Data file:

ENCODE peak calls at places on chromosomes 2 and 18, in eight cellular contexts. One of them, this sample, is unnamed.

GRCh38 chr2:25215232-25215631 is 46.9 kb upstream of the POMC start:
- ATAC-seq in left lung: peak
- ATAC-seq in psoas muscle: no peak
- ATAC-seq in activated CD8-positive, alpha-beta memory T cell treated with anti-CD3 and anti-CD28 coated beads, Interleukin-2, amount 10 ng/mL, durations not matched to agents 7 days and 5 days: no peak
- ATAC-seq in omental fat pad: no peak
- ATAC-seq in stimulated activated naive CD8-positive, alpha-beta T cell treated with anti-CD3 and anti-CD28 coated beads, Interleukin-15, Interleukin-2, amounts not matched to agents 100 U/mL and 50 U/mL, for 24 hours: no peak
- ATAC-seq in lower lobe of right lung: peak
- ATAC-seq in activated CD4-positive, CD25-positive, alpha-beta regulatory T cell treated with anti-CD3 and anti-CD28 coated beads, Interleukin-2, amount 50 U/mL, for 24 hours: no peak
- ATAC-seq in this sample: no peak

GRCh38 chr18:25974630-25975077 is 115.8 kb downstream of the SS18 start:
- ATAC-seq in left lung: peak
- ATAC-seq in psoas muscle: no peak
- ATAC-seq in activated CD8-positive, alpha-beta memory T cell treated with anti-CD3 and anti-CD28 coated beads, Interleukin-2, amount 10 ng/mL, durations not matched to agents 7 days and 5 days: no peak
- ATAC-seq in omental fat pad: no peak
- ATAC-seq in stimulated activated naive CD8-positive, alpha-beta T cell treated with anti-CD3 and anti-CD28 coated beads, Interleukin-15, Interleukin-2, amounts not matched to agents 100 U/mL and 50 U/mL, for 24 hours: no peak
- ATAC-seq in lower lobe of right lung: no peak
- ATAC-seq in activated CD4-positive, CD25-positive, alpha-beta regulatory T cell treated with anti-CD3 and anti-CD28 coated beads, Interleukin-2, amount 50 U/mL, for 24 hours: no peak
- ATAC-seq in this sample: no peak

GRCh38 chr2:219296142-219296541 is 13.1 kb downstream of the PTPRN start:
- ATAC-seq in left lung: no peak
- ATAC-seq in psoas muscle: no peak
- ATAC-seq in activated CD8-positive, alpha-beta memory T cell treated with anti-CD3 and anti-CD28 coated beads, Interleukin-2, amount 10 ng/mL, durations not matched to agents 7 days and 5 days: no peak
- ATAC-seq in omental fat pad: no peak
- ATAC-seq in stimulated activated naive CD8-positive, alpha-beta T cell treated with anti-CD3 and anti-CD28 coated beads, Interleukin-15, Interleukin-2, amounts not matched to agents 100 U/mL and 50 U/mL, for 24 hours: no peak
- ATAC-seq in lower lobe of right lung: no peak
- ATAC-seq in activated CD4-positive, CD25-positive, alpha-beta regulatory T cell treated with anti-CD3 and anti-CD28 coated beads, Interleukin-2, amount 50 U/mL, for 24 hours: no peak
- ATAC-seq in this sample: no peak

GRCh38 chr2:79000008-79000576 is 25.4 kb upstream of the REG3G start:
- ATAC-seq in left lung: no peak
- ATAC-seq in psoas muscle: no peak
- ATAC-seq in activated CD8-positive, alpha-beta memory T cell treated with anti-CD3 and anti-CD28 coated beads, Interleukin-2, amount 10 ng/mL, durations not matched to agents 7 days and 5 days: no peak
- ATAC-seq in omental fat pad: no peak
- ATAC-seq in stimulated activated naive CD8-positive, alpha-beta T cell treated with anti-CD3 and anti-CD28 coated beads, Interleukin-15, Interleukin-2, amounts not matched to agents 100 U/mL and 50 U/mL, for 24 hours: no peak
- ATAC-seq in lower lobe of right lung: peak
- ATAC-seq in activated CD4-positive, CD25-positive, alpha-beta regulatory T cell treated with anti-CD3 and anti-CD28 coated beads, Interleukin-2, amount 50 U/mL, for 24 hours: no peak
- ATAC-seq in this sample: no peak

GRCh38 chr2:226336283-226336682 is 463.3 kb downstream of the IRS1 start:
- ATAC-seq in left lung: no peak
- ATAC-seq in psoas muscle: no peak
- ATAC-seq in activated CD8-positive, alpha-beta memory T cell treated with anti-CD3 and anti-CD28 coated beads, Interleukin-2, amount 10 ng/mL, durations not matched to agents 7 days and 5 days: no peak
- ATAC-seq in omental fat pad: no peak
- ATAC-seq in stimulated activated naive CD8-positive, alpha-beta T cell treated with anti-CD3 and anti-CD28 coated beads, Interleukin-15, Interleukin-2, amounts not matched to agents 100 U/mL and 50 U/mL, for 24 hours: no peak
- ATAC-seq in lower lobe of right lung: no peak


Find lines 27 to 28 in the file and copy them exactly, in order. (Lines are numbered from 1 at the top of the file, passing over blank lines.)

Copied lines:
- ATAC-seq in activated CD4-positive, CD25-positive, alpha-beta regulatory T cell treated with anti-CD3 and anti-CD28 coated beads, Interleukin-2, amount 50 U/mL, for 24 hours: no peak
- ATAC-seq in this sample: no peak